Jason Gardner came into the world with a family who didn’t want him.
His biological mother, a 13-year-old addicted to amphetamine, and his biological father, a man double his mother’s age, did not have a home to shelter their newborn son.
He was found by sheriff’s officials, cold, with nothing and barely anyone to care for him.
But his great-aunt Debbie, when Gardner was still too young to remember, decided to take him in and give him a loving home and a loving family.
He was adopted, and he loves his adopted family. By all accounts — from him, his fiance and his extended family — he is as much a Gardner as anyone.
However, he would find another family. Not to replace the Gardners — whom he would never call his “adopted family” — but one that can only be found once you become an adult.
He would find brotherhood in the U.S. Marine Corps.
Gardner was born March 5, 1994, in a Lancaster-area hospital, and almost from the moment he was born, he would be placed in child protective services.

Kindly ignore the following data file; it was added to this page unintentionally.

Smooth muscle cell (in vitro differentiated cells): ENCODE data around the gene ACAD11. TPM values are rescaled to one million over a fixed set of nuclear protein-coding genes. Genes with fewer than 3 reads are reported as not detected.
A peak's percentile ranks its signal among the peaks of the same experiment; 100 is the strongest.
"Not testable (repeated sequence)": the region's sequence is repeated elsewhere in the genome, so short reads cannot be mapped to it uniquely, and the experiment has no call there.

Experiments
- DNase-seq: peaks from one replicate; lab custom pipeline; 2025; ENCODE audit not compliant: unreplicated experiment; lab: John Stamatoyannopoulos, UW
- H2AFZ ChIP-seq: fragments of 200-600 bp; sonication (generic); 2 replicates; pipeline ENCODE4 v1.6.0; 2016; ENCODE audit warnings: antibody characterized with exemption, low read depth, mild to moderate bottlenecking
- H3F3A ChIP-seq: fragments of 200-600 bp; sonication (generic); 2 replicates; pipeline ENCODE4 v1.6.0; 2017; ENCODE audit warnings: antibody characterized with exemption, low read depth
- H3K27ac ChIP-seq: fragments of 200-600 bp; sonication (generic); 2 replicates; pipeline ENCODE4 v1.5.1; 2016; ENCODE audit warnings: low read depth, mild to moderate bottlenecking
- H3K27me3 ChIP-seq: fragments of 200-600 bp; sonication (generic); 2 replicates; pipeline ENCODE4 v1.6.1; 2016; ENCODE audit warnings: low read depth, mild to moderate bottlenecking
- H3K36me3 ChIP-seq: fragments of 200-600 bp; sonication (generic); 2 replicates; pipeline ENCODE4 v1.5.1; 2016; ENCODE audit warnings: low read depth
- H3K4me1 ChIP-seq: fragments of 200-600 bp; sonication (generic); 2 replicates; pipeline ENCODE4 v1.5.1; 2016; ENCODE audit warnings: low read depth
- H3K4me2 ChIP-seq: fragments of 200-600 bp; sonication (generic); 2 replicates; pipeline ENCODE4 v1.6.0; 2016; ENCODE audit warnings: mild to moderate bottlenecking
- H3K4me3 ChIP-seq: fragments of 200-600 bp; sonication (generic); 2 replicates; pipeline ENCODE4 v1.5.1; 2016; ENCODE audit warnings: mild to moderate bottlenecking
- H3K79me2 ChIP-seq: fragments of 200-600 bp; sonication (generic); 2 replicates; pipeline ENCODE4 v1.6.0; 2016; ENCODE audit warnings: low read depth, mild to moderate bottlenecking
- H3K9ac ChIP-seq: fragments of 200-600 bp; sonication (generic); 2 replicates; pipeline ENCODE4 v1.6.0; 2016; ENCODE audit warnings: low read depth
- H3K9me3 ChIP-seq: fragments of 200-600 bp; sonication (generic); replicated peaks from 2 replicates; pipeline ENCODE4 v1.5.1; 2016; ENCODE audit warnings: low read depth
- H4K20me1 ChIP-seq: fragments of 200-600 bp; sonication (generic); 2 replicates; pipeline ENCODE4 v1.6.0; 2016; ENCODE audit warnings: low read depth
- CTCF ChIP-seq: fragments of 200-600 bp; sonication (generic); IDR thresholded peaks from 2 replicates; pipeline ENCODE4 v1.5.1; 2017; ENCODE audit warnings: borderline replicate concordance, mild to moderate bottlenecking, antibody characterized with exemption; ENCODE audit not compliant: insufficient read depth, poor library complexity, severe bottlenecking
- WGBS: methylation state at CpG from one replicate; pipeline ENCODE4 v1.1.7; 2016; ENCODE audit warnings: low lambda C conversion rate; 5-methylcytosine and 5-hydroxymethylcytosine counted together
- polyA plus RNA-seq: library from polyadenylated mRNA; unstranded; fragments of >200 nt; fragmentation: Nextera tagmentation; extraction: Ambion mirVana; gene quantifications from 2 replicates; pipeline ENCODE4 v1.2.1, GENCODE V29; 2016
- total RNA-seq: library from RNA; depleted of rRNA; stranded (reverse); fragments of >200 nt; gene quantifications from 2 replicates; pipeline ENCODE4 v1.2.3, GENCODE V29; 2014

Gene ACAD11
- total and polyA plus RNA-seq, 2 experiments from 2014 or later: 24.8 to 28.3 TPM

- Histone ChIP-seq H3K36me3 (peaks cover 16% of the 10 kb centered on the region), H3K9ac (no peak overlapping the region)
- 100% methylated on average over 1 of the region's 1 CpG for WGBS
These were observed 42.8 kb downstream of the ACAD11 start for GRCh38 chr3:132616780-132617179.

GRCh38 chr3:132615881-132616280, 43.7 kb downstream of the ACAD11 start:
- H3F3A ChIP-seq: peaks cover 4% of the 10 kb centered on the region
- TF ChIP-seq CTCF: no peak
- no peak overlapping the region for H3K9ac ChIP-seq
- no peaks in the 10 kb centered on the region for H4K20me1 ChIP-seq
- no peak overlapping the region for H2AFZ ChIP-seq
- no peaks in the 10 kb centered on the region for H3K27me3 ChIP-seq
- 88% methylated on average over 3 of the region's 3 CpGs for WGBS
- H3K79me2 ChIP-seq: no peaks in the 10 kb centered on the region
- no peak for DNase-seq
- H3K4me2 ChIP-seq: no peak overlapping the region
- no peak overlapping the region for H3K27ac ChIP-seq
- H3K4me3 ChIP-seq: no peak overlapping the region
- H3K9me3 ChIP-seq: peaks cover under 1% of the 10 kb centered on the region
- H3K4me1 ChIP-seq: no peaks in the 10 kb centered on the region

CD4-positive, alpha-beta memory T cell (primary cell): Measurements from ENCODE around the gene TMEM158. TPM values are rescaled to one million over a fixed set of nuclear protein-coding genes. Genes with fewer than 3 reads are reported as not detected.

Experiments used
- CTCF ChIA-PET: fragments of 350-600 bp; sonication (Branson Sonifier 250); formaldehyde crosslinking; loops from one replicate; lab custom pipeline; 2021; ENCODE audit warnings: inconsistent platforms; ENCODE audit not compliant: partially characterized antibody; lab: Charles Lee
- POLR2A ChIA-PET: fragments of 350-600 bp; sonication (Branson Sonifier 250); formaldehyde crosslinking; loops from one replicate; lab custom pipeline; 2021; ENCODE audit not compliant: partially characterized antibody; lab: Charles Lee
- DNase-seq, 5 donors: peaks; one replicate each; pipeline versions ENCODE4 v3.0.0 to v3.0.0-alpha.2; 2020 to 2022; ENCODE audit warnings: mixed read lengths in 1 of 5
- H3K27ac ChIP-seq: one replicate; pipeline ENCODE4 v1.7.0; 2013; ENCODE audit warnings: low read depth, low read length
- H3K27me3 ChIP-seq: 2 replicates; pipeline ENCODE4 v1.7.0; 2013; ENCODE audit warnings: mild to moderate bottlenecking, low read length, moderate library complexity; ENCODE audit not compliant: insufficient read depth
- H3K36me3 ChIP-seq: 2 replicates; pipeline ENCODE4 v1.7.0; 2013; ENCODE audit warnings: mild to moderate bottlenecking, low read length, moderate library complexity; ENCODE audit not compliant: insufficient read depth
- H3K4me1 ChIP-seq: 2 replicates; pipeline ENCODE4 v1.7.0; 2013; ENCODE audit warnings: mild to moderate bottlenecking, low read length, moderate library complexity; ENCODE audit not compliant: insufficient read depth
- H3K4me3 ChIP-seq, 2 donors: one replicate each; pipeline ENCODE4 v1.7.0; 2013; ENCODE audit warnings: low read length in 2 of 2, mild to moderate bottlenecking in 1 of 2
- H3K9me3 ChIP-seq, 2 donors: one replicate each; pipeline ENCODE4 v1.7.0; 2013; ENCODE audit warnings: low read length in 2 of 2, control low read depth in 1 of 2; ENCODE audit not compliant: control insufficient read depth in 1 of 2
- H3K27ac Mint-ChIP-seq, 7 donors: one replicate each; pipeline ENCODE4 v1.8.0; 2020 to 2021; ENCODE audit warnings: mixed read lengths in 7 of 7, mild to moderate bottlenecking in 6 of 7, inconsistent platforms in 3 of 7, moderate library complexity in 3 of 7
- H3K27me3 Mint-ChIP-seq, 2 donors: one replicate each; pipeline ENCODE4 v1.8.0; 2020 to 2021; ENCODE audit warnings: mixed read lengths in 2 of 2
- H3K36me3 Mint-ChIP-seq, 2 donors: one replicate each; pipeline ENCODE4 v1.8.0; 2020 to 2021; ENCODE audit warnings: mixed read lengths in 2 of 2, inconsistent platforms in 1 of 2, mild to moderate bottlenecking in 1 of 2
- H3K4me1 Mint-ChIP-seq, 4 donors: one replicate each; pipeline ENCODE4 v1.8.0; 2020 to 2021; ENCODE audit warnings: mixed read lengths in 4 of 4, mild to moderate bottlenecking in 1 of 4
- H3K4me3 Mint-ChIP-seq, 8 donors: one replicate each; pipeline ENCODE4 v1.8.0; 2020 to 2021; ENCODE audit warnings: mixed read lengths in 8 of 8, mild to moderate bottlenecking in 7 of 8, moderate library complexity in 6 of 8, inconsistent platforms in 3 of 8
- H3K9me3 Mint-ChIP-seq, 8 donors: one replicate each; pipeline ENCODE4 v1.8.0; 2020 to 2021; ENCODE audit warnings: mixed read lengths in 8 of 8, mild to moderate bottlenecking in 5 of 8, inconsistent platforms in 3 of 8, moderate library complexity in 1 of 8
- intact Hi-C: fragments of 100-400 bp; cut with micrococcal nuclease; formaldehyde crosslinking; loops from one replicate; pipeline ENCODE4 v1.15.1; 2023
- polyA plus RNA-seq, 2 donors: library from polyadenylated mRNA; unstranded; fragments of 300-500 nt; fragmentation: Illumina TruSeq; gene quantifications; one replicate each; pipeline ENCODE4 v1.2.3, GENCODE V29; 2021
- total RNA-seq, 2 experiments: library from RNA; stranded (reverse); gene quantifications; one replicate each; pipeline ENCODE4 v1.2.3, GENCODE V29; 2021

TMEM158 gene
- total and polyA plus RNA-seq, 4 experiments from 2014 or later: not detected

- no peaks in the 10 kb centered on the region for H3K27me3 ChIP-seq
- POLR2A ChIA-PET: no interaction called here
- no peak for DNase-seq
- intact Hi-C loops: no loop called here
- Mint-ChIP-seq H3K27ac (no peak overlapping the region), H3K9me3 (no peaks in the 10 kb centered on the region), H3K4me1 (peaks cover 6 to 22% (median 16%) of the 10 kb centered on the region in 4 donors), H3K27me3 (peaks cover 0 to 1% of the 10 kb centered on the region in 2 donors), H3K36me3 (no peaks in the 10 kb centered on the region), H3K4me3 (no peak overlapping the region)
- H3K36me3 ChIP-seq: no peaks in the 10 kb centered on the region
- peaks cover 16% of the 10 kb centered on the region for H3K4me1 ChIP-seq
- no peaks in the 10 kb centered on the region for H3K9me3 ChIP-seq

“My biological mom was maybe 13 or 14 years old when she had me,” said Gardner. “She was addicted to a bunch of drugs and she didn’t want me.”
However, Gardner found his way into the home of Debbie and Dirk Gardner, who would eventually adopt him.
“Dad owns a construction company and mom is a homemaker,” said Gardner.
While growing up he played a lot of sports, from baseball to basketball to riding his bike around. And, as the youngest of four children, with his three older siblings being girls, he had to find people around the block to play with.
“We really got into Airsoft,” said Gardner, reflecting on his childhood memories. “My sisters … they really didn’t want to play with me,” he said, with one of his light laughs that characterizes much of his interview.
Gardner received the typical Santa Clarita experience, growing up going to school at Castaic Elementary, then Castaic Middle School, always getting the gang back together again after school to set up their next Airsoft war games or ride somewhere on bikes for a pick-up game of hoops.